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Hood Sweeney Securities Head Brings Learnings Home from Berkshire Hathaway Annual Meeting


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Head of Financial Planning at Hood Sweeney Securities and Representative, Adrian Zoppa, crossed something off his bucket list, attending the Berkshire Hathaway Annual Meeting in Omaha, Nebraska last month.

Less than a year after taking the reins of Hood Sweeney Securities as Head of Financial Planning, Adrian was invited to join tens of thousands of shareholders in Berkshire Hathaway, led by the idolised investor Warren Buffett, for the first in-person annual meeting since 2019. The pandemic forced it online for the past two years.

“The opportunity to rub shoulders with some of the savviest investment managers in the world and hear from some of the most successful, makes me even more excited at the potential for Hood Sweeney Securities to serve its clients,” said Adrian Zoppa.

Hood Sweeney Securities has seven Representative Financial Planners covering strategy, investments and life insurance, managing $600Million in funds. The business has $10 Million+ Insurance Premiums under advice.

Adrian took the reins in July 2021 after almost a decade as a Director of Hood Sweeney Securities. He leads the team with fellow Director and, Representative Senior Financial Planner, Mark Mullins, and a senior team of advisers with extensive experience. This includes a Representative Senior Financial Planner with 15 years of international experience, including six years as Managing Director of an overseas Wealth Advisory firm.

The business also has an Investment Committee with three external consultants and a Board of four Directors, including an independent chair.

Adrian joined an Australian entourage to Berkshire Hathaway’s Omaha headquarters, led by Investment Committee member David Prescott, Managing Director and Portfolio Manager at Lanyon Asset Management Pty Limited.

Like many from around the world he jumped at the opportunity to hear from Warren Buffett, dubbed the Oracle of Omaha for his folksy but successful approach to investing only in businesses that he believes are great. Buffet’s (and Berkshire’s) strategy has long been ‘value investing, or investing in businesses with durable economic advantages and first-class management

On his return to the Adelaide team, Adrian said he was keen to share some key takeaways from the annual meeting with both his team and Hood Sweeney Securities’ clients.

“There was so much to learn from the Berkshire Hathaway Annual Meeting but there were three things about Berkshire Hathaway that really resonated for me in terms of the way we at Hood Sweeney Securities also approach our business,” said Adrian.

  • Culture - enjoyment & empowerment are keys to long-term success.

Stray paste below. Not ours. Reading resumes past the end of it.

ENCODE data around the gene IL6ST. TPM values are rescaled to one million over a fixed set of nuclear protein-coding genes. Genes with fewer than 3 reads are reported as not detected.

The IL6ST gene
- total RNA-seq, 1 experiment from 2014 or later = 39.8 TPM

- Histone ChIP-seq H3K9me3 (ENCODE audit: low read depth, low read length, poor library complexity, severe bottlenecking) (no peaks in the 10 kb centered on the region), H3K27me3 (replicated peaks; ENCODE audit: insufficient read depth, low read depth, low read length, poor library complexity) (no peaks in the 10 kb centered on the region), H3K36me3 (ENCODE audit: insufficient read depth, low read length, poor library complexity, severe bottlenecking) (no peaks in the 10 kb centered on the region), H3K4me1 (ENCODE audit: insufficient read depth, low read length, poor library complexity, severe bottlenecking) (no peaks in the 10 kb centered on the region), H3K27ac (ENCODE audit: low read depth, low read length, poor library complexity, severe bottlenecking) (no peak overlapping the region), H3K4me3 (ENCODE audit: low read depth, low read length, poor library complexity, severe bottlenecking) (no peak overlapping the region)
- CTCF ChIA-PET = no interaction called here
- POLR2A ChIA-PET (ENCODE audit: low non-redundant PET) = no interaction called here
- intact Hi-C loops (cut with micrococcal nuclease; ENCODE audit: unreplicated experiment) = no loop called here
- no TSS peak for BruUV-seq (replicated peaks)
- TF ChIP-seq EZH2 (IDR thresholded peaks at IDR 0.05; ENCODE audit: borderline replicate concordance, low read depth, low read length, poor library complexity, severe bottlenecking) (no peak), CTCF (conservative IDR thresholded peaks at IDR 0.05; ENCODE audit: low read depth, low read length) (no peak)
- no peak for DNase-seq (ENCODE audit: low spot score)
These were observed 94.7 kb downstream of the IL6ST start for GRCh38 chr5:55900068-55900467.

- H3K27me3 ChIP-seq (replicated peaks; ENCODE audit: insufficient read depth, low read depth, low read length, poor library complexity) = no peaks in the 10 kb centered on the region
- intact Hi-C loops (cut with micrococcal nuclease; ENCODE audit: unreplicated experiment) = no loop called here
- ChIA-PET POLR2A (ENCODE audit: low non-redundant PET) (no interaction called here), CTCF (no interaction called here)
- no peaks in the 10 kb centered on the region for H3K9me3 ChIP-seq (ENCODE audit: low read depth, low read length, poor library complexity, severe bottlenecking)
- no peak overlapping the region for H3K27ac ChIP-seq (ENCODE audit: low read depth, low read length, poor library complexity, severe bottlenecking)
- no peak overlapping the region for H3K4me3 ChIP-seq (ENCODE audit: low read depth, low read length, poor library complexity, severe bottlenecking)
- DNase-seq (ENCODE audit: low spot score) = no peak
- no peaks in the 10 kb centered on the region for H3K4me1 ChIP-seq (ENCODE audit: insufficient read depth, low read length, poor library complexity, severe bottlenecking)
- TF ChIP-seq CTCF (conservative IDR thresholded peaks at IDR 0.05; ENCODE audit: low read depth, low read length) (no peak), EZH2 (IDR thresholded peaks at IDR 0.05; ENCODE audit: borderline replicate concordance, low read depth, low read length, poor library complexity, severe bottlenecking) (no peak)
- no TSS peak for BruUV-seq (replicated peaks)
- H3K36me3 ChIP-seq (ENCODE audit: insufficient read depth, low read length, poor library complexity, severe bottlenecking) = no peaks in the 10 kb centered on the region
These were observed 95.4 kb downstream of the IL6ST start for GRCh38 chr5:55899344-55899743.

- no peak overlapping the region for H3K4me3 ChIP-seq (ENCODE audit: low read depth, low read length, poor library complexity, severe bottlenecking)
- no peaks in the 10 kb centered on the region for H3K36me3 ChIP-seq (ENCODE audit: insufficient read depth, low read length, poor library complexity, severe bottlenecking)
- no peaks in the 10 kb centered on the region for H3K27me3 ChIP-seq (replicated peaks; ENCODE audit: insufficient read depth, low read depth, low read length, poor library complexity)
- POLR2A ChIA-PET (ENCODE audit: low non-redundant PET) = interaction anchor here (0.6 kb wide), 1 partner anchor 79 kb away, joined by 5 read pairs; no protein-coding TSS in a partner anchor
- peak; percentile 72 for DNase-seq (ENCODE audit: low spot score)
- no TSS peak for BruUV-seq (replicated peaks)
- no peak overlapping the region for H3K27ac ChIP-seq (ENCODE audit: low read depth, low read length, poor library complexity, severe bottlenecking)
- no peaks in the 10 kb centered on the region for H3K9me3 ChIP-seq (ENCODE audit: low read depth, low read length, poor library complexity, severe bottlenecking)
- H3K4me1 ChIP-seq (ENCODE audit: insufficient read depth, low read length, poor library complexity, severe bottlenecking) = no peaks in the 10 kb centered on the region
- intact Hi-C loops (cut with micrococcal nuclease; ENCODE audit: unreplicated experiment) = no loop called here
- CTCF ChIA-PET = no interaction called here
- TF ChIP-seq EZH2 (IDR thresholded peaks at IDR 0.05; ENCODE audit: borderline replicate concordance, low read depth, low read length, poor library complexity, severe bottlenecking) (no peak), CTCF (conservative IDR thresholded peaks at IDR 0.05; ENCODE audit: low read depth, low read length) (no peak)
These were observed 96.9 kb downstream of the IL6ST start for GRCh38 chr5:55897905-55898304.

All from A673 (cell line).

Buffett said Berkshire Hathaway is “a business that exists for people to trust us, and all we have to do is fulfil that trust”. He said it’s a fairly simple thing given they have the resources to do it, and the freedom to do it.

  • Cash is king.

Buffett: “We believe in having cash, there have been a few times in history, and will be more times in history, where if you don’t have it, you don’t get to play the next day. It’s like oxygen, it’s there all the time but if it disappears for a few minutes, it’s all over”

  • Know when to Act.

After Buffett wrote in the annual letter that they “find little that excites us” in terms of stock purchases, the business spent approximately $40Billion in a short period in the first quarter. Vice Chairman Charlie Munger explained it simply that they “found some things we would prefer to own rather than Treasury Bills”.

Buffett said “the stock market is sometimes quite investment-oriented and other times it’s a casino turning over stocks. It’s like pulling the handle on slot machine”.

Buffett and his VPs also derided what they called “gambling” in the stock market. Buffett said that short-term swings in prices can be buying opportunities for Berkshire: “Sometimes markets do crazy things. That’s good for Berkshire, not because we’re smart…but because we’re sane.”

Said David Prescott, who led the group of 12 Australians to Omaha, five from Lanyon and seven clients and associates: “Berkshire has been one of the most studied investment firms on the planet for nearly 60 years and no one has replicated BRK’s returns over such a long period and at similar scale. This would suggest that intangible factors, such as investing culture and individual temperament and brilliance, play a large part in investment returns, and are difficult to teach.”

While Warren Buffett and his three vice chairmen presented to shareholders and answered questions for more than five hours, Prescott said the chance of asking a question or meeting Buffett personally are always slim. “Saying that, as always, the discussion was valuable, and you leave with both reinforcement of core, sensible investing principles together with a new perspective,” said Prescott.

With inflation on the radar globally, Buffett built on his prior remarks that inflation “swindles” equity investors, noting last week that it “swindles the bond investor, too. It swindles the person who keeps their cash under their mattress. It swindles almost everybody.”

He added that predicting future inflation is a fool’s game, and that no one can really know how much inflation there will be over the next 10 years, or 12 months, or four weeks. He said the best defence against inflation is to be skilled at what you do, and to produce a good or service that will remain in demand, and which people will be willing to pay for.

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